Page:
If you believe the economy is in rough shape at the moment, then think again; it could be twice as bad in the coming 12 months. That is the dire warning from a respected economist as figures were released showing that in the past year 10,720 redundancies were proposed, with manufacturing, retail and wholesale sectors particularly badly hit.
However, the situation could be much worse. At the end of September there were 54,100 people whose employment was underpinned by the Government's coronavirus job retention scheme, which paid 80% of their normal wages. But the economist warns in this newspaper that between a fifth and a half of those jobs could be lost next year if the virus continues its rampage.
It is particularly distressing to note that unemployment among young people in the 16-24 age bracket is running at 11.7%. Understandably, much attention has been on older employees whose jobs were lost or threatened. They also faced the loss of homes or financial ruin if they had invested in their own business.
Already there are serious concerns being expressed about the spread of the virus over the Christmas period and calls from influential medical figures for the reimposition of tightened restrictions. How to balance lives and livelihoods has never been a greater dilemma for our political leaders.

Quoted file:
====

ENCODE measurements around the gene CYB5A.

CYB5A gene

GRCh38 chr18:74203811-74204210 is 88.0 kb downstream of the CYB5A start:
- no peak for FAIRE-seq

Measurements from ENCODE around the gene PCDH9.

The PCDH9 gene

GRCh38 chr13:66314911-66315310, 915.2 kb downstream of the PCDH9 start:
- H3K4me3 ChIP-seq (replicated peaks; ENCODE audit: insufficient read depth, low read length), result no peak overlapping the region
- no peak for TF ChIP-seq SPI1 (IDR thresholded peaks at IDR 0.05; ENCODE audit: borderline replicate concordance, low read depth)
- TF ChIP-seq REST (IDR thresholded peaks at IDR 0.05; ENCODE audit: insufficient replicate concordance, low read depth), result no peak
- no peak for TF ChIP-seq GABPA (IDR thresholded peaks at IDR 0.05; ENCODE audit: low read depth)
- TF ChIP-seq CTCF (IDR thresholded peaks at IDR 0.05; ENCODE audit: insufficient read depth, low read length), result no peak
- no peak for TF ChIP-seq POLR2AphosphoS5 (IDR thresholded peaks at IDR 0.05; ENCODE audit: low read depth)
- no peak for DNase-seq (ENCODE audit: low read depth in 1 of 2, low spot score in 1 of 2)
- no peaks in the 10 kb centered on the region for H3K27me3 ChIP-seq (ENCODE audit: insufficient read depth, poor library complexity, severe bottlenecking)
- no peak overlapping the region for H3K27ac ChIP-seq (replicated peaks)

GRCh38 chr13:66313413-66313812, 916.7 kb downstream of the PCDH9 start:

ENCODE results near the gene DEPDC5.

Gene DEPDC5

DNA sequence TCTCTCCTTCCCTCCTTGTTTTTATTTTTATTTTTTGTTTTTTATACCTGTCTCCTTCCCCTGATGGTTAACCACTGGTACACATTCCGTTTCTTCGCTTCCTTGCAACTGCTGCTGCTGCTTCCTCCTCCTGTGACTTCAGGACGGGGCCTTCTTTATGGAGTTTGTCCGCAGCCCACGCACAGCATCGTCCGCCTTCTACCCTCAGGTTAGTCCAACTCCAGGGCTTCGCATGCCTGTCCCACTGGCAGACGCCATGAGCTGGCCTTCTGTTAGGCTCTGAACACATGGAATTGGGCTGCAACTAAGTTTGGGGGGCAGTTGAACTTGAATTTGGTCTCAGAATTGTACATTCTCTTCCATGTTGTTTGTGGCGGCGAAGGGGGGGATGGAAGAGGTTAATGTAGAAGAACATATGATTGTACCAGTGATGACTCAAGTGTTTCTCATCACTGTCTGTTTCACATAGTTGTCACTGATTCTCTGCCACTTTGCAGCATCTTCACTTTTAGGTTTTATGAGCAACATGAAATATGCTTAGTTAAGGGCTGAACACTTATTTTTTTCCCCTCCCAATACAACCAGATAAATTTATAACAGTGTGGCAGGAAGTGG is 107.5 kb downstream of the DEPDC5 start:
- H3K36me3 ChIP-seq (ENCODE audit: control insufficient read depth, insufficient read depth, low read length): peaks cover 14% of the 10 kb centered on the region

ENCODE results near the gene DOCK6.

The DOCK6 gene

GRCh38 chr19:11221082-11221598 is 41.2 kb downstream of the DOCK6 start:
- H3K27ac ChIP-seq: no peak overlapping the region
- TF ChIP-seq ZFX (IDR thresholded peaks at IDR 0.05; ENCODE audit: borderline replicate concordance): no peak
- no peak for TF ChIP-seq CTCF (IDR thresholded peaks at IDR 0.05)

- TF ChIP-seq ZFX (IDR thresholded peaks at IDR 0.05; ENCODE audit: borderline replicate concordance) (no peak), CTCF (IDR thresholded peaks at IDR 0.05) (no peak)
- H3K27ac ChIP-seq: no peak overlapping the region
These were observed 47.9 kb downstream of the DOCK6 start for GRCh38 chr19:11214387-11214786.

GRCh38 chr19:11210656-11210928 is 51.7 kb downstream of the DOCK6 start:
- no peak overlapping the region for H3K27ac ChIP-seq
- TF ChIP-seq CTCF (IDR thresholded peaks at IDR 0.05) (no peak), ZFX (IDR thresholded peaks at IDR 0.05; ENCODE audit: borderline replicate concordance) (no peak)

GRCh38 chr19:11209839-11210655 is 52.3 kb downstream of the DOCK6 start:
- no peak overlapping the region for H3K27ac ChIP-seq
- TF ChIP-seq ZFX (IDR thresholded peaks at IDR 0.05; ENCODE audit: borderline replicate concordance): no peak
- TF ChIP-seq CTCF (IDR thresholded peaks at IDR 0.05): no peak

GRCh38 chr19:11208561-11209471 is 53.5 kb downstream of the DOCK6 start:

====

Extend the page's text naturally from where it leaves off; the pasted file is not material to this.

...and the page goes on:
But we must not overlook the plight of young people. Already many have lost a year when they could have been getting on the employment ladder and enjoying the benefits that brings.
Instead they have been locked down, locked out of jobs as more experienced employees came on the job market, and forced to forego the normal holidays and interaction with their peers that they expect. They cannot even emigrate in search of work.
Even those young people who are still at school will wonder if their disrupted education will harm their job prospects whenever they leave the classroom and if their examination results will carry the same credibility as in previous years.
Being young should be a time of adventure, of new experiences, of broadened horizons and of starting a career. Instead this year it has been a time when horizons have never been narrower and options less.
Today we will learn how the Executive intends to respond to the dire economic and health forecasts. It will be several months before the vaccination programme begins to take effect and no one expects the economy to bounce back rapidly given the huge debt burden. Not much cheer around this Christmas.